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Teaching English in Singapore
The TEFL market here is less developed than in other Asian countries, but it is here and it is well paid. Employment conditions tend to be excellent and normally include return airfare, health insurance and assistance in finding accommodation.
There is a significant number of private language schools in Singapore which specialize in General English, Business English (often in-company) and English for Younger Learners. The Singapore Ministry of Education also recruits each year for English-teaching positions in the State sector.
“I worked for the Ministry of Education for three years and thought I’d shed some light on the experience. Firstly, great kids although lacking in creativity. However, be warned of the following: Your ‘holidays’ that are promised when you sign the contract will be diminished through many pointless training sessions that can last from a day to a whole week at a time. Many teachers there are not trained and so you will have to attend ‘How to suck eggs’ type courses. The whole staff have to attend and all sessions are stamped compulsory. You will also have to work Saturday mornings. A twelve hour day in the week is not unusual because you will have to do an extra curricular activity. I had to run so called fat kids around a parade square and tell them not to go to McDonalds so often. I also had to teach PE which was not in my contract.” Singapore Teacher
Principals also have complete control over when and if you leave the country. You will have to apply for leave to go away each time a holiday comes along. If you have a difficult principal they will stop you going just for the hell of it. In addition, you may experience some terrible racism from other members of staff.
Singapore consists of one main island and 60 small islands about 137 km north of the Equator It has a total land area of 647.5 square kilometres, of which almost half has been set aside as forest reserves, marsh and other non-built-up areas. Singapore has a warm tropical climate with sunshine all year round–making it a good place to develop a perpetual tan. With the sea to further moderate fluctuations in temperature, Singapore’s weather is almost boringly consistent–between 32°C (90°F) for a high and 24°C (75°F) for a low. The lowest temperature ever recorded in Singapore was 20.5°C (69°F).
Humidity is high. It hits you like a wall the second you step out of the airport. The daily average relative humidity is 84.4 per cent. That means it gets past 90 per cent just before dawn and perhaps 60 to 70 per cent in dry afternoons. Allow anything from one week to a month to adjust to the humidity. Rainfall is abundant (annual rainfall 2,333 mm). It’s wise to carry an umbrella to avoid getting drenched. The rainy season falls during the Northeast Monsoon from December to January. December is usually the wettest month while February is the sunniest. July and August are the hottest months, with average temperatures hitting their peaks.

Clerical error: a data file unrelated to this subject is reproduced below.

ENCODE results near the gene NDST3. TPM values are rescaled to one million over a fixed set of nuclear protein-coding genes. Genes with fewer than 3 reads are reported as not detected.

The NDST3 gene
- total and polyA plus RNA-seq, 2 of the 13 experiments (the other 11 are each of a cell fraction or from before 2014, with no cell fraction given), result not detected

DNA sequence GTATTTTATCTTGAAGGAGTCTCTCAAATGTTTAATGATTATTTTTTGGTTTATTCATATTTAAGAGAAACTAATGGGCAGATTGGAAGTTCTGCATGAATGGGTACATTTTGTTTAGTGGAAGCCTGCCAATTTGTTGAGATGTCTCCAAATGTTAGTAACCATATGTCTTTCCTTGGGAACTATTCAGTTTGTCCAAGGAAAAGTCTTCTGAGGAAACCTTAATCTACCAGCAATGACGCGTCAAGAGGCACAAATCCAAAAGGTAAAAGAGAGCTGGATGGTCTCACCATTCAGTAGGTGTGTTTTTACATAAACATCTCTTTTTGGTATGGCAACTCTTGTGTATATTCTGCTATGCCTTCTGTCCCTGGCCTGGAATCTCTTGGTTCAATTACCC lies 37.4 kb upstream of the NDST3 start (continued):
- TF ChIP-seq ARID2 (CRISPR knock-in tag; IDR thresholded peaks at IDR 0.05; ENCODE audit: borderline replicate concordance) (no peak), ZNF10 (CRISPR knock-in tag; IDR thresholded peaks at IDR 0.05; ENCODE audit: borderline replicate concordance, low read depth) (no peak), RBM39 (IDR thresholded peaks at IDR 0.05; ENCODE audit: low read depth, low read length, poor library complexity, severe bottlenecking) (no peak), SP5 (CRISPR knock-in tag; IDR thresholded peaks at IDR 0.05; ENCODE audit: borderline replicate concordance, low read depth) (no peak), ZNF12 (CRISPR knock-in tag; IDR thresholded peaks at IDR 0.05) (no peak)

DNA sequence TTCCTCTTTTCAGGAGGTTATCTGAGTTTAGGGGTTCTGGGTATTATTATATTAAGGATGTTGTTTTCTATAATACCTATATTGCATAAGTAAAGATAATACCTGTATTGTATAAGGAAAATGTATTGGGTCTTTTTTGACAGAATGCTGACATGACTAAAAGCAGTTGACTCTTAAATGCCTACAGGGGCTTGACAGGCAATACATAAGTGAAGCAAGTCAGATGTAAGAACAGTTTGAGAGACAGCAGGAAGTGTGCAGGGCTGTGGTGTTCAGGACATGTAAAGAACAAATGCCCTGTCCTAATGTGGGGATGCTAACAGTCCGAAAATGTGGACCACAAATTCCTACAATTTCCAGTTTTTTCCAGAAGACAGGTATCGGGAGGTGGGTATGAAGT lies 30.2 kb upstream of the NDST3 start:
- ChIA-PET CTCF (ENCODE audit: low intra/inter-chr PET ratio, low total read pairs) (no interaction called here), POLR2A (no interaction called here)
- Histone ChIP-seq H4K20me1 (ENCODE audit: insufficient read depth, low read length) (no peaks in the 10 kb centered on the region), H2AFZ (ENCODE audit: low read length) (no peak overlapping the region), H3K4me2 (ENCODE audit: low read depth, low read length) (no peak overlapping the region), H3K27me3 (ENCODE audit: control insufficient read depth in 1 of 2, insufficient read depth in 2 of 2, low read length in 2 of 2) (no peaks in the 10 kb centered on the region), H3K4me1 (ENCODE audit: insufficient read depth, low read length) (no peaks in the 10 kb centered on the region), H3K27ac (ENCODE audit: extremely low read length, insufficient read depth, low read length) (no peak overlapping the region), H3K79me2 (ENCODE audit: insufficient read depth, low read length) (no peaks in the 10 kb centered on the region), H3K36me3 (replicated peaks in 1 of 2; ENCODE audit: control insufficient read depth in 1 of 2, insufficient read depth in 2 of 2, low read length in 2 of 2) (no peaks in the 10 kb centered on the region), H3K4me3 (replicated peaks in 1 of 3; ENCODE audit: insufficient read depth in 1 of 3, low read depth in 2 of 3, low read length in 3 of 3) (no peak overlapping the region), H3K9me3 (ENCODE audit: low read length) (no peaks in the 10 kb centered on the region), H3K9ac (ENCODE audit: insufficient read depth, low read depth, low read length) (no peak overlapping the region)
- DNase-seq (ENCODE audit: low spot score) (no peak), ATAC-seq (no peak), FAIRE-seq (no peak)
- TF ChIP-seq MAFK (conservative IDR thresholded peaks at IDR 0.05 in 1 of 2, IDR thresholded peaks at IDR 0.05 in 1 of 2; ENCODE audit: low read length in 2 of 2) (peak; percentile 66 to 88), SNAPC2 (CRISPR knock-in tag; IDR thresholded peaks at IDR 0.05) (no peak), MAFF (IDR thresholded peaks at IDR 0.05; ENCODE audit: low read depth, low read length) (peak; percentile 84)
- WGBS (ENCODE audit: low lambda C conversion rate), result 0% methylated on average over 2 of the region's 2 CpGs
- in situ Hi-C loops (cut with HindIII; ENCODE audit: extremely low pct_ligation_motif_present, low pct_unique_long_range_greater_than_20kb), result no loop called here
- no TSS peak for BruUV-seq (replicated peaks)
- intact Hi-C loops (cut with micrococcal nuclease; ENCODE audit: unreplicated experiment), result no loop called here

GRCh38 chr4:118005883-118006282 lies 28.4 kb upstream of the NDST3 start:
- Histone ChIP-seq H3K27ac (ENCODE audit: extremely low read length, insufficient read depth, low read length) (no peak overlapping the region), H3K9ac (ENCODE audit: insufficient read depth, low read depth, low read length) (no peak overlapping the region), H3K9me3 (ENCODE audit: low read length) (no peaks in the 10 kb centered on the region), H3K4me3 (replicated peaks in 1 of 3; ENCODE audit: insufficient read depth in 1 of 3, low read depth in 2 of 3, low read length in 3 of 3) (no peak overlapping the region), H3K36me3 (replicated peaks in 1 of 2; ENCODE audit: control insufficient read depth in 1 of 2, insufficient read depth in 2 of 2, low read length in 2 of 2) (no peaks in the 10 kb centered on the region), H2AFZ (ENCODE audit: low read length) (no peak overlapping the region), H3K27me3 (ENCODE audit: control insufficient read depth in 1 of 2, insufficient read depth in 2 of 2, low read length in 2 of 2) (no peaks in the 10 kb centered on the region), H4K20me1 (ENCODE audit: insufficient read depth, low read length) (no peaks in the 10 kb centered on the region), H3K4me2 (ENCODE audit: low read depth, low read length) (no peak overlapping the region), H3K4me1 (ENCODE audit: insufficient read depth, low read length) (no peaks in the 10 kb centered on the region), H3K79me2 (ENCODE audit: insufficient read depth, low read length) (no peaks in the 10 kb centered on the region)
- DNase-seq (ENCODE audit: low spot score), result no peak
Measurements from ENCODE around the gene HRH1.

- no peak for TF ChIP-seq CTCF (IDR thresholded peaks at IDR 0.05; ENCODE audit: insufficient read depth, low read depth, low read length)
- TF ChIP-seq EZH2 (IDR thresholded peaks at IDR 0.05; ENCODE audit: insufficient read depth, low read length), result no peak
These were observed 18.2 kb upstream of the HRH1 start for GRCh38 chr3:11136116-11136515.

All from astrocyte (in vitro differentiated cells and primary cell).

Few Asian cities are more well ordered. You will notice the pleasant tree-lined avenues, clean streets and free flowing traffic. The educational facilities open to foreigners are well regarded, as are the nation’s healthcare services. There is also a high level of personal security.
Sporting and recreational facilities are very expensive. Fortunately, numerous public sports stadiums and swimming pools dot the island, almost all of them clean and well-maintained. City planners have also been careful to provide jogging tracks in housing estates.
Singapore has variety of international schools catering to the children of expatriates. For example: the American School, the United World College, Dover Court, and schools catering specifically to Australians and Canadians. Discipline is strict and the school takes account of the requirements of both the US and British school systems.
Rules & Regulations
To maintain the clean and green city, there are strict laws against littering of any kind. First-time offenders face a fine of up to S$1,000. For repeat offenders–it’s a fine of up to S$2,000 and a Corrective Work Order (CWO). The CWO requires litterbugs to spend a few hours cleaning a public place, for example, picking up litter in a park. The litterbugs are made to wear bright jackets, and sometimes, the local media are invited to cover the public spectacle. Naturally, the authorities hope that public shame will make diehard litterbugs think twice about tossing their scrap paper or cigarette butt on the roadside.
As an extension of the “no littering” mantra, the import, sale and possession of chewing gum is banned. You are also not allowed to bring in chewing gum for your own consumption. In short, no chewing gum whatsoever. This rule was introduced because of the high cost and difficulty in removing stucked chewing gum from public premises. In particular, chewing gum stuck on the Mass Rapid Transit train doors stopped the trains from moving. It happened a few times and those were a few times too many.
Smoking is not allowed in public buses, taxis, lifts, theatres, cinemas, government offices, and in air-conditioned restaurants and shopping centres. First-time offenders face a maximum fine of S$1,000. Smoking is allowed in air-conditioned pubs, discos, karaoke bars and nightspots.
The death penalty is mandatory for those convicted of trafficking, manufacturing, importing or exporting more than 15g of heroin, 30g of morphine, 30g of cocaine, 500g of cannabis, 200g of cannabis resin and 1.2kg of opium. Possessing these quantities is deemed as prima facie evidence of trafficking. In other words, if you possess these quantities (and possession means you had control of them), you are deemed to be a trafficker and therefore subject to the death penalty.
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